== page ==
Fellows in Focus: Emre Gönlügür

Color photo of an olive skinned man sitting at a cafe table with an open book, looking at the camera
Emre Gönlügür in the Cortile (photograph by Claudia Gori)

Emre Gönlügür, assistant professor in the Department of Architecture at Izmir University of Economics and our 2024 Getty Global Affiliated Fellow, is benefiting from the interdisciplinary nature of the American Academy, where daily interactions with the community yield unexpected results. Or as he puts it, the experience at AAR “decenters one’s viewpoint but enriches one’s perspective at the same time.” While in Rome Gönlügür is working on a project on Blue Anatolia, an artistic and intellectual movement that thrived in Turkey during the 1950s and 1960s. He is at the Academy through July 2024, completing the second half of a fellowship that began last year.

With Zakarya Khelif, Gönlügür’s cohort in the Getty Global Affiliate program, he organized the conference Decentering the Mediterranean in May 2023. This month he will give the first talk in the Getty Global Lecture series, focusing on “Blue Anatolia: The Classical Heritage and Modern Imagination in Postwar Turkey” on April 23. One week later, Khelif will speak on “A Closer Look at the Domestic Architecture of Tipasensis.”

AAR spoke to Gönlügür about his recent activities.

What have you been working on while at AAR? Has your project changed since arriving?

I am an architectural historian, but my research here at the Academy also extends into art history, intellectual history, and classical reception studies. I focus on the Blue Anatolia debate, an artistic and intellectual movement that developed in Turkey during the 1950s and petered out in the early 1980s. The movement brought together artists, architects, writers, poets, and scholars who took an interest in the cultural heritage of classical antiquity along Turkey’s Aegean and Mediterranean coastline. They tried to reinterpret this heritage as a humanistic basis for cultivating a geographically and multiculturally rooted Turkish national identity. I try to reconstruct the historical context for this artistic and intellectual enterprise and explore its manifestations in art and architecture.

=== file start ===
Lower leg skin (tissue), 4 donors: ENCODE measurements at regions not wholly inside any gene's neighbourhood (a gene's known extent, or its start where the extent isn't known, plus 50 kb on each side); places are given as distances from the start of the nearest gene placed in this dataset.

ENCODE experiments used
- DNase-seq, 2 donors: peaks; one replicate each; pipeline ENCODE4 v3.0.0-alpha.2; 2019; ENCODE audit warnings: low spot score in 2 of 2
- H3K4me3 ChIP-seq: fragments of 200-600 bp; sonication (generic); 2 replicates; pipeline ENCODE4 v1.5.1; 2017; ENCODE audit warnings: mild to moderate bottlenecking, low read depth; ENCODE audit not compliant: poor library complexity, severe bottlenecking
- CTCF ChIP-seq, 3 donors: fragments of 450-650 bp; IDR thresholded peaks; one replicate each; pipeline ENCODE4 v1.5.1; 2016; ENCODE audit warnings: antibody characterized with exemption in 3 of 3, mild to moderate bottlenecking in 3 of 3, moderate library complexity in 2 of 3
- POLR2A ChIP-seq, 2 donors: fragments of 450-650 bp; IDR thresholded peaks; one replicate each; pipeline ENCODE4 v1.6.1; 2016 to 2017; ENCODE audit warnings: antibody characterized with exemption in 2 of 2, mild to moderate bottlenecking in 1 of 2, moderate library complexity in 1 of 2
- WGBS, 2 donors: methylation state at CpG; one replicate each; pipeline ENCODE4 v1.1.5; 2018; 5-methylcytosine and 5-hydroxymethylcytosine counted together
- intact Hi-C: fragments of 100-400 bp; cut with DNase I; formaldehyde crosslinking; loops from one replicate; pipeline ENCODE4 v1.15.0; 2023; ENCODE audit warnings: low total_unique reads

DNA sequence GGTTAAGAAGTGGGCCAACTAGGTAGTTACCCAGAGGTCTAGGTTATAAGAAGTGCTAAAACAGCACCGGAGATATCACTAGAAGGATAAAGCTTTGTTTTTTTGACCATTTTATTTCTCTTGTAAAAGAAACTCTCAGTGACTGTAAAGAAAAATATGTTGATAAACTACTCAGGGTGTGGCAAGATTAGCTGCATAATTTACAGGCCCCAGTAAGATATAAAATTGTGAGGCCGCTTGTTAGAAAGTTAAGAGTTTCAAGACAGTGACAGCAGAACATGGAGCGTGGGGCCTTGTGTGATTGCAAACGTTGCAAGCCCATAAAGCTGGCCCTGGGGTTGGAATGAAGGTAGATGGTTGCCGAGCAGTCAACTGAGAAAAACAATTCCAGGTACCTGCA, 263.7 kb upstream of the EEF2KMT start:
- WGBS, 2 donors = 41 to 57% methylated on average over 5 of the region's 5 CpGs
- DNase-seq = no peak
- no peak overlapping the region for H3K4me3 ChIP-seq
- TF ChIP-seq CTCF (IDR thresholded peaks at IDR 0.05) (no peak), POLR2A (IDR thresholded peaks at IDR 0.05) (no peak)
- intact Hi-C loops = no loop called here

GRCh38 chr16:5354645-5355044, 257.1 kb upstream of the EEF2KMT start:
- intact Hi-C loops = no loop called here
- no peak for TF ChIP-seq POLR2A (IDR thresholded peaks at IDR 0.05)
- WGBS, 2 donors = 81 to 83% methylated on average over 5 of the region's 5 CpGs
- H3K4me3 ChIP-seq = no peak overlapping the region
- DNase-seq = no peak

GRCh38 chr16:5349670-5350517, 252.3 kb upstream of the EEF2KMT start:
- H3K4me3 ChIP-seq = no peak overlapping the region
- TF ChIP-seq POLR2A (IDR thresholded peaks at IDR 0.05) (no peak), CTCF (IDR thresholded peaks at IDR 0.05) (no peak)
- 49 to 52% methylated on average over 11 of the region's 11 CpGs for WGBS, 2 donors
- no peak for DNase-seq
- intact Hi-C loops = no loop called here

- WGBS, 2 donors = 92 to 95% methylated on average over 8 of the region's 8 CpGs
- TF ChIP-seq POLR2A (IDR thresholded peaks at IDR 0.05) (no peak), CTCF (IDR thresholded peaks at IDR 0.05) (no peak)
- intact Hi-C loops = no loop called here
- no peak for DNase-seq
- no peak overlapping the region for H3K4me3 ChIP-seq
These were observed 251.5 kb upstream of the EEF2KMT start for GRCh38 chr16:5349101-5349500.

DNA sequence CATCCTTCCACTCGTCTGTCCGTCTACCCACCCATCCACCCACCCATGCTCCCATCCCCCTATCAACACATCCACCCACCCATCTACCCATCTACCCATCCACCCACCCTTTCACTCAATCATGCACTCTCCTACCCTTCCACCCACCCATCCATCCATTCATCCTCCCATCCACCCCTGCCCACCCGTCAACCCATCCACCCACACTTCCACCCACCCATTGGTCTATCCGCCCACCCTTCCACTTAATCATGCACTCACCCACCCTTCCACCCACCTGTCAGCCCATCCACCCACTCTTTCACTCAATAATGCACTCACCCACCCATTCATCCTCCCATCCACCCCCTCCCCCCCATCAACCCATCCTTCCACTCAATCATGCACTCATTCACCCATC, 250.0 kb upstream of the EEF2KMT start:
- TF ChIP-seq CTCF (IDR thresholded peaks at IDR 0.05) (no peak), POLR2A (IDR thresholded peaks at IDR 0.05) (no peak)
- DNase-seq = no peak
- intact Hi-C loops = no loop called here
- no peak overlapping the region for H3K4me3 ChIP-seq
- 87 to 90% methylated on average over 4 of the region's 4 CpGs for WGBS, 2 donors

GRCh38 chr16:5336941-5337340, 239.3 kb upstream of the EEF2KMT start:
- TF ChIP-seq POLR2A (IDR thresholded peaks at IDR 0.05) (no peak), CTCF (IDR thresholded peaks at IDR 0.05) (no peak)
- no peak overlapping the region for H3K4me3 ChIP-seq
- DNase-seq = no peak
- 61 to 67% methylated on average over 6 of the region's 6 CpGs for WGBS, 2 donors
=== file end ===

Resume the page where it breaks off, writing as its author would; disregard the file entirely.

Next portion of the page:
The main axis of my research and the fundamental questions that guide me haven’t changed in any essential way since my arrival at the Academy. But they’ve certainly matured and deepened. Being in Rome, in such close proximity to the physical remains of antiquity, for one, gives you an embodied understanding of how modern generations of artists, architects, and intellectuals might have interpreted the classical heritage, how they might have viewed the ancient past when they encountered its physical remains at first hand.

What’s something that has surprised you about being at the Academy?

I am amazed at how the Academy is such a vibrant crossroads of ideas, and caters to such a diverse array of scholarly fields and creative practices. It’s exciting and inspiring to be at the center of this traffic. One can never anticipate when or where inspiration will strike. During a shoptalk or a studio visit? Over dinner conversation? It is almost like an arts and humanities equivalent of an experiment in quantum physics. You come out with serendipitous insights. There is something humbling and rewarding about the diversity and breadth of expertise one encounters here. It decenters one’s viewpoint but enriches one’s perspective at the same time.

Have you had any great conversations with other fellows or residents that changed your perspective?

Certainly. These conversations are very helpful in refining and honing one’s ideas, and they don’t have to be discipline specific. To give just one example, when I was here last spring for the first half of my fellowship, I greatly enjoyed talking to Thaïsa Way (2016 Fellow, 2023 Resident), a scholar of landscape architecture. She suggested that I look into the emerging field of oceanic studies, or the “blue humanities,” if you will. What I found in that literature turned out to complement the theoretical framework that I am developing for my research here.

What have you seen in the city of Rome that has made a strong impression on you?

The city of Rome, in its entirety, has made the biggest impression on me. In my architectural history survey classes, I cover a significant number of buildings, monuments, and urban projects from Rome. But, it’s one thing to discuss a single building in its own historical context as opposed to seeing several of them lined up on a street or within a single neighborhood. And to observe the ongoing dialogue between them—even though they are separated from each other by decades, centuries, and in some cases, even millennia—is truly remarkable. It is as if time folds into space and becomes almost tangible.

Another thing that strikes me is the industrial scale of construction that made ancient Rome what it was. I am constantly awestruck by the kind of extensive brick wall surfaces you see in places like the Roman Forum, Ostia, or Hadrian’s Villa. Their vastness is overpowering and still resonates with the labor, resources, and wealth that went into their making, undoubtedly at a great cost to human life and the environment.

The Getty Global Affiliated Fellowship program is made possible with support from Getty through its Connecting Art Histories initiative.

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